There is no need to worry about an old rowhhouse being torn down and turned into office blocks. First, the houses along the LeDroit Park side of Florida Avenue are within the historic district. Historic preservation laws prevent drastic alterations, especially alterations to such an cohesive section of architecture.
Second, the C-2-A zone is a low-density zone, permitting a floor-area ratio (FAR) of only 1.5 for non-residential uses. Most of the existing rowhouses already exceed 1.5 FAR since they were built before the current zoning code.
The opening and success of Shaw’s Tavern and Bistro Bohem demonstrate business success along our stretch of Florida Avenue. There is clearly a demand for commercial activity near LeDroit Park and we were happy to spend Sunday afternoon revisiting Bistro Bohem. Whether this demand translates into rowhouse conversions into restaurants and bars remains to be seen. Even still, don’t be surprised if Thai X-ing gets a few restaurant, pub, cafe, or boutique neighbors in the coming years.
* Though one may open a restaurant without special approval in a commercial zone, a restaurateur must still follow the usual process for obtaining a license to serve alcohol.
With the opening of Bistro Bohem, the corner of Florida Avenue and 6th Street is turning into a tiny culinary colony along Florida Avenue. Bohem’s popularity scuttled our plans for our first visit. It was 9 pm and we walked over looking to try it out. It was packed and there was a waiting list for both the tables and for the bar. All this on a Tuesday night!
After just a few weeks of operation, though, the restaurant is expanding into the old retail space that contained Zee’s, the Trinidadian restaurant that only lasted a few months. A sign on the window christens the space “Café Bohém”. On the 6th Street front, Bohem has added much-needed outdoor seating. We can imagine sitting there, sipping Bohem’s signature Bohemian margarita and watching the passersby. Many LeDroit Park and Bloomingdale residents walk by this intersection on their way to and from the Metro. On our visit, we spotted several neighbors returning from work.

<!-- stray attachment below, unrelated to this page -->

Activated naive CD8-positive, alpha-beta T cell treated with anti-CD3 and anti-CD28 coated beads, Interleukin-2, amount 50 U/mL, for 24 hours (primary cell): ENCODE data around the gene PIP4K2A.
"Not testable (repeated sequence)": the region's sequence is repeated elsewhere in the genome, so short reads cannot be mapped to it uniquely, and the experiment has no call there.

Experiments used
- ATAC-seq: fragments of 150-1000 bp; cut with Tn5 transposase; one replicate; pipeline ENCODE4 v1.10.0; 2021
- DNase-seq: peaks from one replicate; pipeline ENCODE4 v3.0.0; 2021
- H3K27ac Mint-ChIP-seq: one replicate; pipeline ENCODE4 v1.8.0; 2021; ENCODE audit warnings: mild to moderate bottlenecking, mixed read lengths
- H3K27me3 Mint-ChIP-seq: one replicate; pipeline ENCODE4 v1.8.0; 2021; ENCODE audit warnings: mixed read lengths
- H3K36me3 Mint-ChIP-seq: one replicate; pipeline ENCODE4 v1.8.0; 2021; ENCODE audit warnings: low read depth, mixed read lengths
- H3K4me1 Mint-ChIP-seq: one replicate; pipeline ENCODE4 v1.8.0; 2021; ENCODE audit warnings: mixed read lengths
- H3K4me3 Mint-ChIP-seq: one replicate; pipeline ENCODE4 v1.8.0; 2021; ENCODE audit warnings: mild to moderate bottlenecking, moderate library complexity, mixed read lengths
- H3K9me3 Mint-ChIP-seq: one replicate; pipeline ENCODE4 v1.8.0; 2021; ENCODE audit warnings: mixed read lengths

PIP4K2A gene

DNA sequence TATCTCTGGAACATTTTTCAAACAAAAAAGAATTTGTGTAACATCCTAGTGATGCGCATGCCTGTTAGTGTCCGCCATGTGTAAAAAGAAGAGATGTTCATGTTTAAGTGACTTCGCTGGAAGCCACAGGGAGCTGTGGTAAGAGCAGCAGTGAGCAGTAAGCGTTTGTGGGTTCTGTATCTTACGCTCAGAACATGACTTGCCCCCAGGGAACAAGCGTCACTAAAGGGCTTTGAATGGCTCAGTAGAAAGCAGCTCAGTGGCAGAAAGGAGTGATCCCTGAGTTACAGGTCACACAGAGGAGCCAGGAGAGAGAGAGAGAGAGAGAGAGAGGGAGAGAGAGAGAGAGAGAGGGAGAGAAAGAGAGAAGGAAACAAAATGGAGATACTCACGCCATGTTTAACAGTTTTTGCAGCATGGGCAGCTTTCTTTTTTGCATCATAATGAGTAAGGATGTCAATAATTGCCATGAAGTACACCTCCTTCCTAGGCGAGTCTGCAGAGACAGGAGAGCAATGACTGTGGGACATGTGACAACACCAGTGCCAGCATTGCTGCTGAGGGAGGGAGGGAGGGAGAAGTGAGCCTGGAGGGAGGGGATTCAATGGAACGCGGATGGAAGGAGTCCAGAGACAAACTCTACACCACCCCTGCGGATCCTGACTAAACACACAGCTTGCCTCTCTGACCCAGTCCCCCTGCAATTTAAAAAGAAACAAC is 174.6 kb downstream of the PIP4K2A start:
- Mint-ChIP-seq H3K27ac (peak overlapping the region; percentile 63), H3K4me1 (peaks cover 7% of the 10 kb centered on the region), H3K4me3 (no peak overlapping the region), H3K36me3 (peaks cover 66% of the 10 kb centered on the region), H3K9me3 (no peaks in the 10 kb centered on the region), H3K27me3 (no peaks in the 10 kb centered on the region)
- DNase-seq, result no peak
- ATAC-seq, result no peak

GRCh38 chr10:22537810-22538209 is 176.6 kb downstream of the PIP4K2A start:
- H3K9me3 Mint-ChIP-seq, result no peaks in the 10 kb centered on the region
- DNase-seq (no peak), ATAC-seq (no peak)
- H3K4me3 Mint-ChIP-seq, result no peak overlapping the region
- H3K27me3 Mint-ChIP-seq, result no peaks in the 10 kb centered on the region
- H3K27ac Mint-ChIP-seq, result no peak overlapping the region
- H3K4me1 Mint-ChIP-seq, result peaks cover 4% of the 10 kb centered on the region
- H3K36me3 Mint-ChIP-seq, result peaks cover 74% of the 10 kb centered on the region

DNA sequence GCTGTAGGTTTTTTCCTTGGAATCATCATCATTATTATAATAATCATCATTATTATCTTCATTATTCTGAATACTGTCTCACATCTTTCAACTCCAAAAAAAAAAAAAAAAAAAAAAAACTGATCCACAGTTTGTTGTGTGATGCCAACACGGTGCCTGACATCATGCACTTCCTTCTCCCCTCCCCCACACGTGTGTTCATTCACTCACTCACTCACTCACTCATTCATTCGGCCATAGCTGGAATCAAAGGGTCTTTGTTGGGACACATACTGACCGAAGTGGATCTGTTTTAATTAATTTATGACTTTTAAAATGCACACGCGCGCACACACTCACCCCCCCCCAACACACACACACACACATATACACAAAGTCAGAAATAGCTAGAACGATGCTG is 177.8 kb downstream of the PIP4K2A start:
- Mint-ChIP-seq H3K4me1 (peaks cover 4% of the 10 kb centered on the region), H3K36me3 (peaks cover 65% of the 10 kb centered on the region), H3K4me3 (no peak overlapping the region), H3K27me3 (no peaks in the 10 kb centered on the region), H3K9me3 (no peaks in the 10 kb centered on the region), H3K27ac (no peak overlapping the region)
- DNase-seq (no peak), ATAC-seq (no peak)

The Bohemian margarita, by the way, was the best item we enjoyed on our recent visit to the restaurant. It’s not nearly as sweet as a regular margarita and benefits from the distinct taste of gin.
While the drink was noteworthy, the food needed some work. It wasn’t bad, but it wasn’t amazing either. Bohem offers a variety of “small plates” derived from the cuisine of Eastern Europe. The lightly browned mushrooms were served with a delicious garlic paprika aioli, but the mushrooms themselves suffered from being, well, mushrooms.
Mushrooms can be difficult to cook. They absorb water like sponges, resisting your best effort to dehydrate or saute them. Though the mushrooms were coated in breadcrumbs and fried, they were still disappointingly watery inside.
A popular dish is the pierogi, a typical eastern European dumpling stuffed with a potato cheese filling. Bohem garnishes the dish with caramelized onions.
We hope it was a coincidence, but the pierogi dish contained a watery sauce, as evidenced by the photo. It’s decent, but like any pierogi dish, is simple in taste and perhaps better suited to snaking or breakfast. The caramelized onions were very… caramelized.
Tom Sietsema at the Post reviewed Bohem and recommends the chicken schnitzel, which he says “races ahead of the pack.” We will certainly try it on our next visit.